Madison Coyle

Meet Madison Coyle:

Headshot of person smiling with long brown straight hair and a purple blouse.

About Madison

Madison Coyle is a fourth year U of G student studying Biomedical Sciences, exepcting to graduate in 2023 with a BSc. Honours. Over the summer, Madison was hired as an Undergraduate Research Assistant in Dr. Andrea Clark’s lab, researching osteoarthritis in mice, opening new opportunities and larger impact for humans who experience osteoarthritis; something that does not currently have a cure. Before this role, Madison thought research was the same thing over and over again. Now having experienced a research position where each day is different and she is constantly learning new things, it has reshaped the way that she is thinking about her career, and has her considering a Masters in a similar field. Madison shares details of her role, how her perspective on research has shifted, and more about experiential learning. Watch this video to see Madison’s experiential learning in action!

Tell us about your research in the lab you were working in this summer and what you were focusing on. Are you still working there? 

“Our research was looking at the role of integrin α1β1 and TβRII in spontaneous osteoarthritis of the mouse knee. The mouse model we used has been shown to cause fibrosis in other organs, so we are looking to see if the same mechanisms cause fibrosis in the knee. I am still working in Dr. Clark’s lab, currently doing a one semester fourth year project (BIOM*4510) and will be on Work-Study again for the Winter semester.”

What impact do you think the research you were doing is making on the campus, community, and/or workforce? 

“As osteoarthritis is currently an incurable disease, this research opens the door for new pharmacological treatments for individuals suffering with it. This has an extremely beneficial impact on the community which is really exciting to be a part of.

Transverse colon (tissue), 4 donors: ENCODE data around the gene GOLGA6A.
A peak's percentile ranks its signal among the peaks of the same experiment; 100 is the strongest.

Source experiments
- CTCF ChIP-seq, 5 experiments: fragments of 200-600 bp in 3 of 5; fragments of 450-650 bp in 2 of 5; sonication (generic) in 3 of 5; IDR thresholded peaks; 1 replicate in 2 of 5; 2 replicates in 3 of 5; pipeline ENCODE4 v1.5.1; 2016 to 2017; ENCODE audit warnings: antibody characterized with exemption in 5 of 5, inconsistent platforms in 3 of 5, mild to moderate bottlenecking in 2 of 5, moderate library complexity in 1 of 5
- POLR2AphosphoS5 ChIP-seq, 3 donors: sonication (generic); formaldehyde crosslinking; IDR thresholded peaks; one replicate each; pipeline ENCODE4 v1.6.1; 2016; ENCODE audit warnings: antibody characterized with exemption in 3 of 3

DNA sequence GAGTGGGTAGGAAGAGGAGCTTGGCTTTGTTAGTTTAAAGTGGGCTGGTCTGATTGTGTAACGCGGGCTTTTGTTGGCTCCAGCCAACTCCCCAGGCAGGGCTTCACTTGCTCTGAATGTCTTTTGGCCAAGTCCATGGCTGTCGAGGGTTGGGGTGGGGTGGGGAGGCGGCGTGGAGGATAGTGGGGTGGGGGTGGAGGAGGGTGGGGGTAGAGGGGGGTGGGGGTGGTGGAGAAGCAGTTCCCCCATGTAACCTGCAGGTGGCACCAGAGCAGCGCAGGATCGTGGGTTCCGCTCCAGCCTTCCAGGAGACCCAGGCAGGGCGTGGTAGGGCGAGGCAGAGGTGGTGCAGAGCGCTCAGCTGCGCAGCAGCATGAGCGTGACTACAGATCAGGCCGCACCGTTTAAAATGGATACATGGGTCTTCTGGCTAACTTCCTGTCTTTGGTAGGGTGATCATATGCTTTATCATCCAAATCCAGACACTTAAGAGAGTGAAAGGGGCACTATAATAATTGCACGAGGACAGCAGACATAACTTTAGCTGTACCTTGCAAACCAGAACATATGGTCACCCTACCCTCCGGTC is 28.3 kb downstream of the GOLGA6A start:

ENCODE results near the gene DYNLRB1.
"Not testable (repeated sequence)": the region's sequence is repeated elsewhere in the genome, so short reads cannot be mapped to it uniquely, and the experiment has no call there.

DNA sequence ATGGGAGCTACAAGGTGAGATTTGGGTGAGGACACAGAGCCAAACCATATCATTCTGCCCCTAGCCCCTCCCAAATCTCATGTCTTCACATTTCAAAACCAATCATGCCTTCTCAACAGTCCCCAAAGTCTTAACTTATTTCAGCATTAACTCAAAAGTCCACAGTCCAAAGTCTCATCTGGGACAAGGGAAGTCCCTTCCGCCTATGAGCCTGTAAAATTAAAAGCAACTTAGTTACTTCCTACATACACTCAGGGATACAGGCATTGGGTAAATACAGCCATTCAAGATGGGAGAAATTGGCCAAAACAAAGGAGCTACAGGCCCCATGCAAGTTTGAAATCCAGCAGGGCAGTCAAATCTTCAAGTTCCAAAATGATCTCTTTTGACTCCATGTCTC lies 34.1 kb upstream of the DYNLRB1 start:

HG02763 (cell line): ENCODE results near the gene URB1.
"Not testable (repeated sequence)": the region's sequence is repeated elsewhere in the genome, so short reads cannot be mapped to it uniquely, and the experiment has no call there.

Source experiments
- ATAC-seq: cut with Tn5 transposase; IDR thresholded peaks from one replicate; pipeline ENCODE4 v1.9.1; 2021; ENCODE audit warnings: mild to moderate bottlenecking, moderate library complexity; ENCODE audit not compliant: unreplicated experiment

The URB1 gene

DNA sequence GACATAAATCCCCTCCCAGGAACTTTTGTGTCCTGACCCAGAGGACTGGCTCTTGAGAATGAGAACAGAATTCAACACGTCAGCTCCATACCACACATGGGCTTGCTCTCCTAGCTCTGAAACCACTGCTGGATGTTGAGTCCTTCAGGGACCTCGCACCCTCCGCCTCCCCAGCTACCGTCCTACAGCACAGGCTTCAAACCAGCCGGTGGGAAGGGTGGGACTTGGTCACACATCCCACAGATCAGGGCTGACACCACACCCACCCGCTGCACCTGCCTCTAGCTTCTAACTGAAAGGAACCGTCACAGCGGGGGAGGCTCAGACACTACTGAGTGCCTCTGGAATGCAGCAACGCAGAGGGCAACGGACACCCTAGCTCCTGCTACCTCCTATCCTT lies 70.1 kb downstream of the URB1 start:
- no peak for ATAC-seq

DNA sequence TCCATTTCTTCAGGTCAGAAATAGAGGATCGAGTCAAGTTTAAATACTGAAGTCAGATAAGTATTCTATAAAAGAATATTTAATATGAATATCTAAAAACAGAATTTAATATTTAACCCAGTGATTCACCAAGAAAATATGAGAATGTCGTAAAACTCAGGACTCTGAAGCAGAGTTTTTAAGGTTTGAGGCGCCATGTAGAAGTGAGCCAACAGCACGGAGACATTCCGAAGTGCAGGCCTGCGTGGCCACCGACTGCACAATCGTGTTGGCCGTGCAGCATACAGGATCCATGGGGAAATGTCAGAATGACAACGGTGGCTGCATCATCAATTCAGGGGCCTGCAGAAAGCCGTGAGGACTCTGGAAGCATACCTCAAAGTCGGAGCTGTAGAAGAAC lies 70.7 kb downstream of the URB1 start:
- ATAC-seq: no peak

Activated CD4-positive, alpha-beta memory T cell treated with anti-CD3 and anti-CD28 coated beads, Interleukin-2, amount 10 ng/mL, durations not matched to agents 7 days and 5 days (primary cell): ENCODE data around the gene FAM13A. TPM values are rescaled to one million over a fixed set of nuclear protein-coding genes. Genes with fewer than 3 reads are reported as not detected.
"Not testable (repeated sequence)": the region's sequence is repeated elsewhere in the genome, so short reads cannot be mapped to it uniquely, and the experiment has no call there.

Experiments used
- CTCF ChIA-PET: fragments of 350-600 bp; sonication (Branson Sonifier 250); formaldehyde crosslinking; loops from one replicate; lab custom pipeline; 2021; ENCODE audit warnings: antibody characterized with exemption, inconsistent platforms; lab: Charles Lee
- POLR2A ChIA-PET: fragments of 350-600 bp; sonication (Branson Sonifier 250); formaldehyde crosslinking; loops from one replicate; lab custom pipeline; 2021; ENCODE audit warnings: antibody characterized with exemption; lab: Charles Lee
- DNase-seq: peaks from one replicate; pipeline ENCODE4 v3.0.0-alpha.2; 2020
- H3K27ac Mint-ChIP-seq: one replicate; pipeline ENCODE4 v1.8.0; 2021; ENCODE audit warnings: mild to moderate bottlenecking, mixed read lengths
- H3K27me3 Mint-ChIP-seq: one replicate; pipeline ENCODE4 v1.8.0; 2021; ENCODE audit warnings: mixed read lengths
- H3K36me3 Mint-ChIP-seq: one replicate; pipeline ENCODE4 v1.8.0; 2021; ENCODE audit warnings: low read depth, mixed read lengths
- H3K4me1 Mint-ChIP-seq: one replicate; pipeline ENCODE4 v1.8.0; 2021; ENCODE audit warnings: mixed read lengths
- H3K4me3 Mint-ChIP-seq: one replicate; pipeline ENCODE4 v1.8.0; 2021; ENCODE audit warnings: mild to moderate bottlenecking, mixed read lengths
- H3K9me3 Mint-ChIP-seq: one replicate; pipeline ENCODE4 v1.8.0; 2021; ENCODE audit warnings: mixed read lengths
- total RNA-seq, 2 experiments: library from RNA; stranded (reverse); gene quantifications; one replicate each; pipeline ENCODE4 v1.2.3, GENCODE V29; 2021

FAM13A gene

What's the most exciting thing you learned in this role?  

“I have learned many exciting things in this role, from histological and scientific techniques such as staining, cryosectioning and microscopy, to professional skills such as effective communication and collaboration.”

How did this role shift the way you thought about research?  

“This role has not only introduced me to the research field, but it has also developed my interest to pursue a career in research. Following graduation, I am hoping to complete a Masters in a similar field because of this experience.”

Has experiential learning created opportunities for you to learn and grow? If so, how? 

“Yes, experiential learning has created opportunities for me to learn and grow. Within the roles I have had I have been able to apply knowledge and concepts I learn in class into practice. With this additional hands-on experience, I have become a more effective and well-rounded worker.”

What does it meant to you to have access to the equipment and resources that you use in your role? 

“Having access to the equipment and resources used in my role helps to solidify my understanding and appreciation for concepts and techniques I learned in class. The research we do would also not be possible without the equipment and resources we use so I am appreciative to have access to them.

Are you participating in any other Experiential Learning? If so, what are you doing?  

“Yes, I am participating in other Experiential Learning. I am currently taking Human Anatomy (HK*3401) which we use cadavers to increase our learning.”

What does "Experiential Learning" mean to you? 

“To me, Experiential Learning is learning through experience! For me this has been through hands-on experience and reflecting on what I am doing by myself and with my lab members.”